Scheme consolidation? You ain’t seen nothing yet!

Speaking with Aussie legend Nick Sherry, I asked him why he was merging the Transport Workers Super with a much larger scheme

“The optimum size of a Super is around $20bn AUS”, said the former minister, TWU is at about $7bn we need to get to scale”.

They think big in Australia.

In the UK we are setting the consolidation bar a little lower. The pensions minister wants schemes of less than £100m to consider their future and generally consolidate into master trusts. The vast majority of these schemes are single employer trusts run on a DC basis, a few are smaller multi-employer schemes.

In Australian terms, all are basket cases having no hope of spreading fixed costs over a large membership, having little leverage in negotiating fees with fund managers and lacking the resource to buy in expertise either through advisers or trustees.

But it comes as no surprise to find that very few of the defined contribution occupational pension schemes with less than £100m are shopping around for a master trust to take them over. The mechanism chosen by the Government to expedite the wind up of these schemes has yet to work.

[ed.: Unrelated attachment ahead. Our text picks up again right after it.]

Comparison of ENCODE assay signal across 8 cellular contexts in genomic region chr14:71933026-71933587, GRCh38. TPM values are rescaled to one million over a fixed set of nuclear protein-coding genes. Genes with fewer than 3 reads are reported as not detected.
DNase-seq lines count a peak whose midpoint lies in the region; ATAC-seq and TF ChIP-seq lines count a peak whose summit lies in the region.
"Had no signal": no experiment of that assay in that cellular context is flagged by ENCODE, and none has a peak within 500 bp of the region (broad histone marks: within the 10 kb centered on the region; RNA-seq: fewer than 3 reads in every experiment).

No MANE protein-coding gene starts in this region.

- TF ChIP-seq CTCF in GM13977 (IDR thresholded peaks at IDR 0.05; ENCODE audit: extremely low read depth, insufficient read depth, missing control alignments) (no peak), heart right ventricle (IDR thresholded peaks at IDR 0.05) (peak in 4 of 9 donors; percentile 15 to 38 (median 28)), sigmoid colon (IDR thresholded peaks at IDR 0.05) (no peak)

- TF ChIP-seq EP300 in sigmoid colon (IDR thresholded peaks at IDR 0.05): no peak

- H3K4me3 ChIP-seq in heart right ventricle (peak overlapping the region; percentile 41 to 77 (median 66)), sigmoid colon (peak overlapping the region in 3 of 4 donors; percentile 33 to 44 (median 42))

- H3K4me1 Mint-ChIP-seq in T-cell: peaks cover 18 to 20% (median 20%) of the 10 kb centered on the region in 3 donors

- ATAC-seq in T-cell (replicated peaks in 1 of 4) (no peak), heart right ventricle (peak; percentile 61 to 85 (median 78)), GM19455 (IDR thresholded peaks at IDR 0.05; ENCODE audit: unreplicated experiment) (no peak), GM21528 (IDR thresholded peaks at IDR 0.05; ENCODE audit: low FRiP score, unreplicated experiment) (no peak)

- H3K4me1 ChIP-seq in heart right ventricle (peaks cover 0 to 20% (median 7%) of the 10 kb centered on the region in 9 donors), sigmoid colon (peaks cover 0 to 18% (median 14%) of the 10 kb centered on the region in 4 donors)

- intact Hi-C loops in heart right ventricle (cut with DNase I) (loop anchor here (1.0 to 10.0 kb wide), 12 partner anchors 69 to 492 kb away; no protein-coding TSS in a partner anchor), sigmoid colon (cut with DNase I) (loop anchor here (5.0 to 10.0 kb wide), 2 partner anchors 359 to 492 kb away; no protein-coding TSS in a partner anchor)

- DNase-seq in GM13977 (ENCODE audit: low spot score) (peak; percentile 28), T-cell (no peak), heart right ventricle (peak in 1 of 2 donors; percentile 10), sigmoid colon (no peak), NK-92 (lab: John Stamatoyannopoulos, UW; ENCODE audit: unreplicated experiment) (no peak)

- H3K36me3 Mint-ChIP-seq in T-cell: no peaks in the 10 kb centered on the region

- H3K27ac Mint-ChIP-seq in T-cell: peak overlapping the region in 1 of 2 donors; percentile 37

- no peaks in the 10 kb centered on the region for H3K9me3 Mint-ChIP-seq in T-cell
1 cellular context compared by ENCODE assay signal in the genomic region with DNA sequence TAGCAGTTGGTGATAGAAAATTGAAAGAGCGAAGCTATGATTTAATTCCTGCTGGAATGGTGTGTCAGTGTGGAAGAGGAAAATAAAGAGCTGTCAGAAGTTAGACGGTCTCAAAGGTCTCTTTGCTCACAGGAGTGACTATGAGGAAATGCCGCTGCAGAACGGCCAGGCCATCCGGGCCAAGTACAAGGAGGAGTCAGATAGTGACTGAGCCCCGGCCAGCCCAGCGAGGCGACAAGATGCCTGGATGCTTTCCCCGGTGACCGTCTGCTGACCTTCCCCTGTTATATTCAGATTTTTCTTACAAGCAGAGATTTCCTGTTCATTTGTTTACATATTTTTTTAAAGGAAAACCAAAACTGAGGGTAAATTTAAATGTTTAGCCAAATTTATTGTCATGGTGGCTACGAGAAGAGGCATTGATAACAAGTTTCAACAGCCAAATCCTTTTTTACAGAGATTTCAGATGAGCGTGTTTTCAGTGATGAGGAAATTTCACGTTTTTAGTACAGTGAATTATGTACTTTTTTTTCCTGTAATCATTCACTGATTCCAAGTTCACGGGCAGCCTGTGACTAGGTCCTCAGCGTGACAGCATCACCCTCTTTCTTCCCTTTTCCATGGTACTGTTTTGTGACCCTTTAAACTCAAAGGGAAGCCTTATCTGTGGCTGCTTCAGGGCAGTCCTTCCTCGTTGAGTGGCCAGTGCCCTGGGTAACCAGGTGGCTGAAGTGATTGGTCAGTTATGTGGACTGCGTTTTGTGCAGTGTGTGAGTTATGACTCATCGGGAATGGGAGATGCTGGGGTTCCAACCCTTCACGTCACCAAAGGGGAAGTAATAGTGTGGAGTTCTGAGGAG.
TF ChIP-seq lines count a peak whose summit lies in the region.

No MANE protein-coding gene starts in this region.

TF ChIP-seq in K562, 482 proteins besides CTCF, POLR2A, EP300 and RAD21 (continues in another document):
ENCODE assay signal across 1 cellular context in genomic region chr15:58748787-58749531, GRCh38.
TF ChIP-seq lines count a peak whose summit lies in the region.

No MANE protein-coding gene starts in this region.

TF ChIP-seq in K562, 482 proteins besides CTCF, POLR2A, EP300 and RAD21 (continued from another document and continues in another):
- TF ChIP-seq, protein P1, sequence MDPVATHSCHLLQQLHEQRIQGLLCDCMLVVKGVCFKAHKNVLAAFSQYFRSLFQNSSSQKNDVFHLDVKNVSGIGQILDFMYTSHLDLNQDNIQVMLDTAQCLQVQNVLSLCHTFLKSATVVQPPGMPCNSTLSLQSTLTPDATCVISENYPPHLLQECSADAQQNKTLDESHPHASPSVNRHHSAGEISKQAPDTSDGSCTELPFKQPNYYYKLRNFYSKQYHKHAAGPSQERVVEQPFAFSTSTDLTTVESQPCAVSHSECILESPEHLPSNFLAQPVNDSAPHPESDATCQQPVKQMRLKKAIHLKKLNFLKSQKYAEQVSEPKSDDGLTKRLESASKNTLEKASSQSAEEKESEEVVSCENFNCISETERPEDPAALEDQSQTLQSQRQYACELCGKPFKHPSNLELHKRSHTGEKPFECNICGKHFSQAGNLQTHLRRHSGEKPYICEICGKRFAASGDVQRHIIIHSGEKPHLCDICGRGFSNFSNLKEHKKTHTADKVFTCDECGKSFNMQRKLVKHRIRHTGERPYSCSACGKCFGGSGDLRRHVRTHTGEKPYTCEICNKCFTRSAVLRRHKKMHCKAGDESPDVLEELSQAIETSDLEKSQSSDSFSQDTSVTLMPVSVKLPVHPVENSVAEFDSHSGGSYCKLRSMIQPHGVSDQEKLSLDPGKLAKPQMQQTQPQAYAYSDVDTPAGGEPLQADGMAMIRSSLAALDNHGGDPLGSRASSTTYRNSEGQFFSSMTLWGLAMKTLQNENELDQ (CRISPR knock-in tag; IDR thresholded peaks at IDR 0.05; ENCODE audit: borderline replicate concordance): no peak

Research from OMB and GO pensions and the relentlessly excellent Maria Espadinha of FT’s Expert, finds that despite new requirements that dictate small schemes need to assess the value for money they provide to members, only a handful of the 1800 in scope have benchmarked themselves against master trusts.

Master trusts report disappointing levels of inquiries with  none reporting more than 50 and the majority reporting less than 10. 7 months into the first year of assessments, the maximum inquiries received by any of the researched master trusts is 32. This suggest that either

  1. The vast majority of the 1800 trust boards think they are providing value for their members
  2. The value assessments aren’t being done

Tina Oversby, head of master trust and consolidation consulting at Go Pensions, estimates that only 10 per cent of small schemes have contacted master trusts for their comparisons.

So what’s being asked of the trustees of small schemes?

The new value for member assessment must assess the following factors:

  • Costs and charges (including a comparison with three large schemes).
  • Net investment returns (including a comparison with three large schemes).
  • Assessment against seven key metrics of how the trustees deliver value from their administration and governance of the scheme, noting that where certain aspects are delegated the trustees retain responsibility:
  • Promptness and accuracy of core financial transactions
  • Quality of record keeping
  • Appropriateness of the default investment strategy
  • Quality of investment governance
  • Level of trustee knowledge, understanding and skills to properly exercise their functions and operate the pension scheme effectively
  • Quality of communication with scheme members
  • Effectiveness of management of conflicts of interest.

All seven key metrics should be met for the scheme to be deemed to deliver good value for members. If any are not met, trustees are asked to seriously consider the impact on the scheme.